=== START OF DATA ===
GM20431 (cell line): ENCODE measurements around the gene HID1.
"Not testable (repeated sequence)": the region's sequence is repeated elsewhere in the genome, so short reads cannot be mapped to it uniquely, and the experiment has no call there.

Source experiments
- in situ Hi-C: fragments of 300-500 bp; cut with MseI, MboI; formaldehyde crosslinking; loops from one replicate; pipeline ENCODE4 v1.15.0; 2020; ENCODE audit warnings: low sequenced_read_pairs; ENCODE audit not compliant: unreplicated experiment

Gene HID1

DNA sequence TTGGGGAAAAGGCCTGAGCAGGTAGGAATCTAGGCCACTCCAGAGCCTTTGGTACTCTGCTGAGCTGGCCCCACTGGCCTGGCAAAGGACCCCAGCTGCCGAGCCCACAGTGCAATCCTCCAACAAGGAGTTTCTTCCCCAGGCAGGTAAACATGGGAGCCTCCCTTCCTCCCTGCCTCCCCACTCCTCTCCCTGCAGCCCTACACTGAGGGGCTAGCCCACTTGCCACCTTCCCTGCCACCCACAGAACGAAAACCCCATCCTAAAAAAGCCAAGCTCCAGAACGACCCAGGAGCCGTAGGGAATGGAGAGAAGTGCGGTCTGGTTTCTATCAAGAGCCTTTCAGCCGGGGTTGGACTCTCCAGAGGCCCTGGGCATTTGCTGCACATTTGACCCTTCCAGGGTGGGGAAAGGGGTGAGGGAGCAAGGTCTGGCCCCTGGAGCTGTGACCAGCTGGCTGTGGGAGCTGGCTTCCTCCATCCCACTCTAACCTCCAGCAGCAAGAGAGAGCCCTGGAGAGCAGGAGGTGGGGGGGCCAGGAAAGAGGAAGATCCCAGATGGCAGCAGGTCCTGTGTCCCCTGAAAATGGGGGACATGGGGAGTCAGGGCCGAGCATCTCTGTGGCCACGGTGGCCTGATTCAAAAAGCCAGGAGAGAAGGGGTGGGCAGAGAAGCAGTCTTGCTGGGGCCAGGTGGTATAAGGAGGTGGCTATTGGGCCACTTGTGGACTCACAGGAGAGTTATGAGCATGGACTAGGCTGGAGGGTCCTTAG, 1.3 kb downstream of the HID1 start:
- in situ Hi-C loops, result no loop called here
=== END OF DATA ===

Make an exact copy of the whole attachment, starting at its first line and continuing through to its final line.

GM20431 (cell line): ENCODE measurements around the gene HID1.
"Not testable (repeated sequence)": the region's sequence is repeated elsewhere in the genome, so short reads cannot be mapped to it uniquely, and the experiment has no call there.

Source experiments
- in situ Hi-C: fragments of 300-500 bp; cut with MseI, MboI; formaldehyde crosslinking; loops from one replicate; pipeline ENCODE4 v1.15.0; 2020; ENCODE audit warnings: low sequenced_read_pairs; ENCODE audit not compliant: unreplicated experiment

Gene HID1

DNA sequence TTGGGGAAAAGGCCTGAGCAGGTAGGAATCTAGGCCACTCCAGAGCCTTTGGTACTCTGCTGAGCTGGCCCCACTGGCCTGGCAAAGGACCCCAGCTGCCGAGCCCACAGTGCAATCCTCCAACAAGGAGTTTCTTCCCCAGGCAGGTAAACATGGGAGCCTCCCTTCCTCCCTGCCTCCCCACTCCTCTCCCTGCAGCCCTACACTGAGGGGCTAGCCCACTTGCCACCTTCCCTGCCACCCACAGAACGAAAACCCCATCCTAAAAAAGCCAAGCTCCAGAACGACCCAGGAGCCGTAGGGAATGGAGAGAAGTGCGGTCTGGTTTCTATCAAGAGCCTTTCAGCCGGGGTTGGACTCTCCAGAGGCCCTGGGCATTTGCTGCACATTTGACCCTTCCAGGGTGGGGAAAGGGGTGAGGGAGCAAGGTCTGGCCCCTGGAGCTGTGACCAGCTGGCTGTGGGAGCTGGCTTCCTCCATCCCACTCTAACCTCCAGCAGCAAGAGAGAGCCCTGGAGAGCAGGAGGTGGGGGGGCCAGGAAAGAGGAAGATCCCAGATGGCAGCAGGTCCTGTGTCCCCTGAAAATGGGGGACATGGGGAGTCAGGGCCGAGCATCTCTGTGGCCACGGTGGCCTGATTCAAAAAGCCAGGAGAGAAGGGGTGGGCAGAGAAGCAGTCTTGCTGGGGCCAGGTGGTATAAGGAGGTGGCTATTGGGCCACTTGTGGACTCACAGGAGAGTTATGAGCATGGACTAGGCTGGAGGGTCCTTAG, 1.3 kb downstream of the HID1 start:
- in situ Hi-C loops, result no loop called here